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Americans for Prosperity analyst Billy Easley II discusses the administration’s executive order on Section 230

Jun 10, 2020 by AFP

On Thursday, May 28, 2020, the White House issued an executive order curtailing Section 230 of the Communications Decency Act. The Act, passed in 1996, asserts that people are responsible for their words and actions online, not the tools they use. It ensures that legal challenges to online speech should generally be directed at the speakers rather than the platforms. The law is often cited as a major reason for why free speech has flourished on the internet.

The administration’s executive order, if implemented, will have major implications for free expression online. In the following Q&A, Americans for Prosperity Senior Policy Analyst Billy Easley II explains its potential impact on the internet.

Q: What exactly does the executive order do?

A: The order instructs the FCC and the FTC to create new rules on how Section 230 is enforced. This will allow these agencies to punish online platforms they believe are engaging in “selective censorship.” Punishment could include those commonly used in antitrust cases, although the exact penalties are not specified in the order.

Q: If Congress wrote the law, does the administration have the authority to take these actions?

A: No. The administration must execute the laws passed by Congress and cannot rewrite them as it sees fit. Section 230 gives social media sites latitude in moderating their own content (which is usually explained in their terms of service). It does not give the FCC the authority to regulate online content. The order contradicts both of these aspects of the law.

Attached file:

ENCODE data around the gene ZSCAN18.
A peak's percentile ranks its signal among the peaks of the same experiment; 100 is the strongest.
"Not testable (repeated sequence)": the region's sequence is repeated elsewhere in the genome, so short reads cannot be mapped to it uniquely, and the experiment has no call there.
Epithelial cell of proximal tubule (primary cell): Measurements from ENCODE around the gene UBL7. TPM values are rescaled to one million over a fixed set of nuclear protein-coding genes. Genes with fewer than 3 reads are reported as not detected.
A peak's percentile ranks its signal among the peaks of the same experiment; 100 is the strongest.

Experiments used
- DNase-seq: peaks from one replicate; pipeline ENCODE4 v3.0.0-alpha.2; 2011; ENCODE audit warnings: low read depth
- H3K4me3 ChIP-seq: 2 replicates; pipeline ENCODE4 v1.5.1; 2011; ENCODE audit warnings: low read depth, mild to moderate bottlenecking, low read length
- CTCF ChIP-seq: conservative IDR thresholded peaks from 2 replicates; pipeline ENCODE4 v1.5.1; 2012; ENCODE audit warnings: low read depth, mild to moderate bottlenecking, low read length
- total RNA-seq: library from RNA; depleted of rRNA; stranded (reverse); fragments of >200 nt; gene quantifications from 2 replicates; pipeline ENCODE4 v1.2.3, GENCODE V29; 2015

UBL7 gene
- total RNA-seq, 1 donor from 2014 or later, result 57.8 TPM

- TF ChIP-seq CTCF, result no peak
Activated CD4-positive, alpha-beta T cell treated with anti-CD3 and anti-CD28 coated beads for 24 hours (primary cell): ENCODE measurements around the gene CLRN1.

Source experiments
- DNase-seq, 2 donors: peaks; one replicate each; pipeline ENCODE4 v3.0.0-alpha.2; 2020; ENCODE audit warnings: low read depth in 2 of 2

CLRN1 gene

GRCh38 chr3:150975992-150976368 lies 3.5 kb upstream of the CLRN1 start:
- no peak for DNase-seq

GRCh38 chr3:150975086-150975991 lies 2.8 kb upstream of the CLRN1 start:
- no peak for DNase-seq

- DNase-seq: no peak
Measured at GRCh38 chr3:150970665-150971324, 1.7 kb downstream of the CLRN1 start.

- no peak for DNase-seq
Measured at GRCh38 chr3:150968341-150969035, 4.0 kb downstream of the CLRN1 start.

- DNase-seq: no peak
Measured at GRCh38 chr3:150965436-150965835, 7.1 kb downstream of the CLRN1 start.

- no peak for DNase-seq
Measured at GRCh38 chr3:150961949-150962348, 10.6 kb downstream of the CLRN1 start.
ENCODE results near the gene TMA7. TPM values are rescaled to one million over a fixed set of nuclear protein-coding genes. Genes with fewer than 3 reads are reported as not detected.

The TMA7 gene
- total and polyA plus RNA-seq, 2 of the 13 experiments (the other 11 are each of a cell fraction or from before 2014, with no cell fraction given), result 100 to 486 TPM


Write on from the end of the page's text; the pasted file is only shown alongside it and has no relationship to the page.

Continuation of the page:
Q: Is it true that online platforms are engaging in “selective censorship… in a manner that clearly reflects political bias”?

A: It is not clear that online platforms are guilty of systematically censoring online content in a manner reflecting political bias. It is true that these platforms have made mistakes when moderating content. For example, Facebook banned a campaign ad showing an abortion procedure because its terms of service prohibit posting footage of hospital procedures. However, its handling of the issue left many believing the company was banning anti-abortion ads. The company has acknowledged its error and is working to improve its moderation policies.

It is also important to recognize that conservative media enjoy significant benefits from online platforms. The Daily Wire and the Blaze’s accounts on Facebook and Twitter are among the most followed on the internet, allowing them to connect with millions of Americans.

The concern for censorship is healthy and important in our democracy. However, the executive order shifts responsibility for policing content from social media platforms to the government—historically, the greater threat to free speech.

Q: What social media platforms will be affected by the executive order?

A: All of them. Under the order, the FCC and FTC would police, not just Facebook and Twitter, but any website that allows people to post content. Reddit posts, product reviews on Amazon, and the comments sections on major and local newspapers would be subject to government regulation.

Q: What will this mean for everyone’s social media accounts?

A: If the order is implemented, the internet will become a very different place. If you’ve ever been frustrated because your internet was too slow, imagine that same frustration on any site where you can post content. These sites will have to either moderate everything, which means users will have to wait hours or days to see their posts approved, or censor a significant amount of content (which is the easiest way to eliminate liability). Thus, the internet will lose the key element of instantaneous communication and social media users will find greater obstacles to free expression. These burdens will fall hardest on smaller content providers, since the larger ones have greater resources to manage the regulatory load.

Q: What happens next?

A: In the short term, the FCC and the FTC will come up with rules to comply with the order. Once those rules do come out, they will likely face a gauntlet of legal challenges, possibly lasting for years.